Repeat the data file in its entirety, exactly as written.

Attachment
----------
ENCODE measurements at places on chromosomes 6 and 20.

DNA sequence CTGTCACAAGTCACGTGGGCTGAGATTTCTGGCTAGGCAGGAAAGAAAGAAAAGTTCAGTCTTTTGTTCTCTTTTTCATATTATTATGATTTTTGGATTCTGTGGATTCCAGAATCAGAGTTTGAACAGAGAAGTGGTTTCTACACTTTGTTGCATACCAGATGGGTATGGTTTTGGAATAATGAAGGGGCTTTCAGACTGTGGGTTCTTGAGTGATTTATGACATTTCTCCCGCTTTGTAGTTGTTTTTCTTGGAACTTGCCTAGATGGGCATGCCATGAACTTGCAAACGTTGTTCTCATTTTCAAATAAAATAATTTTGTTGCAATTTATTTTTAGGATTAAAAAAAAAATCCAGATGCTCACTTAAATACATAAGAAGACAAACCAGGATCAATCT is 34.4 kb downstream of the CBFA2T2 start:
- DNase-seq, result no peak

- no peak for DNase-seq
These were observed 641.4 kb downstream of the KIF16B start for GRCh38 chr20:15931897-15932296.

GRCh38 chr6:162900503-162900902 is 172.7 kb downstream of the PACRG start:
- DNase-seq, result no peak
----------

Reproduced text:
ENCODE measurements at places on chromosomes 6 and 20.

DNA sequence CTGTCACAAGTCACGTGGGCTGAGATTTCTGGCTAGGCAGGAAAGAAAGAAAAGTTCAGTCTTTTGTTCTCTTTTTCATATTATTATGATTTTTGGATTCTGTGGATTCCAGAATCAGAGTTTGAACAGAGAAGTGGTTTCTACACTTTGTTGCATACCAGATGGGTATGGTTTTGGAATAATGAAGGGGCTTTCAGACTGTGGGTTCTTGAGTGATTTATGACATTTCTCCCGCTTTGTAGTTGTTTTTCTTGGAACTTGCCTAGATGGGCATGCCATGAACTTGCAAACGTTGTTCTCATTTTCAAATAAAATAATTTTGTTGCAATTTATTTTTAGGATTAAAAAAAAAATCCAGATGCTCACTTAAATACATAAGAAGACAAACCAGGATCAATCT is 34.4 kb downstream of the CBFA2T2 start:
- DNase-seq, result no peak

- no peak for DNase-seq
These were observed 641.4 kb downstream of the KIF16B start for GRCh38 chr20:15931897-15932296.

GRCh38 chr6:162900503-162900902 is 172.7 kb downstream of the PACRG start:
- DNase-seq, result no peak